Sean-nós song


From that:
Ó Canainn identifies most ornamentation as melismatic ornamentation. This is when a note is replaced or emphasised by a group of adjoining notes, unlike intervallic ornamentation, in which additional notes are used to fill up an interval between two notes.
posted by WCityMike at 9:21 PM on January 16 [1 favorite]


Not being Catholic myself, I'd never really paid attention to O'Riordan's Catholicism, though I expect it would loom large in the concerns of any Irish artist. She seems to have had issues with abortion which may well have stemmed from her upbringing, though on the basis of her 1995 comments I wouldn't cast her as an anti-abortion activist - "I'm in no position to judge other women, you know?" But I always thought "The Icicle Melts" was about James Bulger's abduction and murder, a huge news story in Britain in 1993: "I should not have read the paper today, cause a child, child he was taken away." The references to "the baby that died" could easily refer to a two-year-old, and "nine months is too long" could refer either to the nine months it took for the perpetrators to be convicted, or to the nine months Bulger's mother carried her baby only for him to be killed a few short years later. There may be some overlap there with the concerns that drove her to write "Zombie":

"I remember seeing one of the mothers on television, just devastated," she told Vox magazine in 1994. "I felt so sad for her, that she'd carried him for nine months, been through all the morning sickness, the whole thing and some… prick, some airhead who thought he was making a point, did that."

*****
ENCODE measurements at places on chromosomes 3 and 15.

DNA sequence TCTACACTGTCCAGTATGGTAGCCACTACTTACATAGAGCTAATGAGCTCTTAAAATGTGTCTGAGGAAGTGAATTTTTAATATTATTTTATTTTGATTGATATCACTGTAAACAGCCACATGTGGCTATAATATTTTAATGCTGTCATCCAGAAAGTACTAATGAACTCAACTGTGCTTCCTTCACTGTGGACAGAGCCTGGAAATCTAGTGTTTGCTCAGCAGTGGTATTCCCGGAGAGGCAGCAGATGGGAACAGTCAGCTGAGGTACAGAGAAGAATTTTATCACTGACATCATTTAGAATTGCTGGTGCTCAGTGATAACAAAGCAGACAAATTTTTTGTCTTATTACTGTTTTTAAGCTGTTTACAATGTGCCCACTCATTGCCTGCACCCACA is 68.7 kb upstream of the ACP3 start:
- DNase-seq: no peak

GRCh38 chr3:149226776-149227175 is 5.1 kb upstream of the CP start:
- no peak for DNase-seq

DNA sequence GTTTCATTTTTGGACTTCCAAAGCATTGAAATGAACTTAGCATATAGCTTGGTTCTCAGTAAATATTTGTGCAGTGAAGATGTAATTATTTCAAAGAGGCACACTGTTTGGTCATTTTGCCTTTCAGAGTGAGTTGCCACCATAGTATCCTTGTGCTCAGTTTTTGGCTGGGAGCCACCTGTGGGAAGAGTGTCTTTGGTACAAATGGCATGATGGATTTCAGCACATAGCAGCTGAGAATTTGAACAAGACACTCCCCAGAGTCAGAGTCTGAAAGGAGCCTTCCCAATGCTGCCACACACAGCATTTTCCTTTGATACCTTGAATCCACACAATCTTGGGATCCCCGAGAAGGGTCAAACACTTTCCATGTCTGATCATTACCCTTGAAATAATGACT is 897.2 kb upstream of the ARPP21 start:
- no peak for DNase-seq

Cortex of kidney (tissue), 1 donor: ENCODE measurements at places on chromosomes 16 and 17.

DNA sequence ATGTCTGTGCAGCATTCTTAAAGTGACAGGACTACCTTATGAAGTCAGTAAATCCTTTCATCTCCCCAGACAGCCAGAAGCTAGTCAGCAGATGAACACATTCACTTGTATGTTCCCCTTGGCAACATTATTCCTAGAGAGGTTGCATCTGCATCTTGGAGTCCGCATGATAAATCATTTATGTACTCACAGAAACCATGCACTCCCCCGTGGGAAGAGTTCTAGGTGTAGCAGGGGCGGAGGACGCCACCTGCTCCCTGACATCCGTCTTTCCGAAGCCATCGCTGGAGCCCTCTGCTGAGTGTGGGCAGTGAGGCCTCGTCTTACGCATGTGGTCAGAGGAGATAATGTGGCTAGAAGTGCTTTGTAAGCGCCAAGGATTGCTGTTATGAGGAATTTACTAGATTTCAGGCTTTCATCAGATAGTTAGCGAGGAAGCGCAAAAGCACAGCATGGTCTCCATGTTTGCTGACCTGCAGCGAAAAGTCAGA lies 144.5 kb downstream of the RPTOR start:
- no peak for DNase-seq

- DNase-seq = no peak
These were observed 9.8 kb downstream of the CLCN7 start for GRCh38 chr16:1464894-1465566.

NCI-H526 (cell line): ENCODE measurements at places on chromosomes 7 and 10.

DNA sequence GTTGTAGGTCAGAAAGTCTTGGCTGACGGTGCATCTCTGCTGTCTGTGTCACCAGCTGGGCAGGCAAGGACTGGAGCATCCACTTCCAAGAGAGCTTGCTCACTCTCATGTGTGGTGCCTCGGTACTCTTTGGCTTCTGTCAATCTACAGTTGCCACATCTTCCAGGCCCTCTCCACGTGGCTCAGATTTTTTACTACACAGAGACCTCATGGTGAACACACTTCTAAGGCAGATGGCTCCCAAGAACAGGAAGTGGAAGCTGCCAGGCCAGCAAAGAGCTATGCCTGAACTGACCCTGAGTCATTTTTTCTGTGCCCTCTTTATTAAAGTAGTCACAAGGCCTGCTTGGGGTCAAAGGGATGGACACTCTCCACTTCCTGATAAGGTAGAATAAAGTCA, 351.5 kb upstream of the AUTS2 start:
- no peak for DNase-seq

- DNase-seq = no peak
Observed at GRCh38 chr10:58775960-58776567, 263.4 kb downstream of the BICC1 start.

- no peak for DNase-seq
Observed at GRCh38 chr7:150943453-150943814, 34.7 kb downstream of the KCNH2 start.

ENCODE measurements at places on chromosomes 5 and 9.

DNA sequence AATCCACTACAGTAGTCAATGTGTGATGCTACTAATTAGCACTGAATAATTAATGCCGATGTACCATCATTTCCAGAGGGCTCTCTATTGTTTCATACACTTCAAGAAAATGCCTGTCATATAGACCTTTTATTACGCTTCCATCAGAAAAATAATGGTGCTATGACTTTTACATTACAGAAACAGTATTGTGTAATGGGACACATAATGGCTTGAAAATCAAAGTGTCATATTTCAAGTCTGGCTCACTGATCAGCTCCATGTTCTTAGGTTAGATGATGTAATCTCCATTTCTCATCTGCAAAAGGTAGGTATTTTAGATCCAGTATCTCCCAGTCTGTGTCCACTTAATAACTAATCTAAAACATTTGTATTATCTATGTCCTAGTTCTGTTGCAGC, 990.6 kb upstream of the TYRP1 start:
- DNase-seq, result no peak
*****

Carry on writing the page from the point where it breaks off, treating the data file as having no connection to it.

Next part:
I started my Cranberries re-listen with the album that previously defeated me, To the Faithful Departed, and apart from "I Just Shot John Lennon" it was fine. That song is still annoyingly trite, though. O'Riordan is clearly trying to channel her lingering grief as a fan over Lennon's murder, but the lyrics just aren't up to the job. "It was a fearful night... John Lennon's life was no longer a debate... What a sad and sorry and sickening sight": it's all a bit William McGonagall. And why, oh why did they have to close it with sound-effects?

Credit to them, though, for being one of the few bands to comment directly in their songs on some of the big conflicts of the 1990s. There weren't many pop or rock songs about the war in Bosnia at the time. There were more about the Troubles, but "Zombie" looms large among them.

Now I'm onto Bury the Hatchet, and dammit, it's good, isn't it? Curse you, critics and/or misleading discount bins of 1999. Now I'm expecting good things of album number five, too, especially with Stephen Street on production.
posted by rory at 3:41 AM on January 17


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posted by hydropsyche at 4:06 AM on January 17


Remembering The Cranberries’ Dolores O’Riordan by Craig Jenkins of The Vulture.
posted by rory at 4:30 AM on January 17 [1 favorite]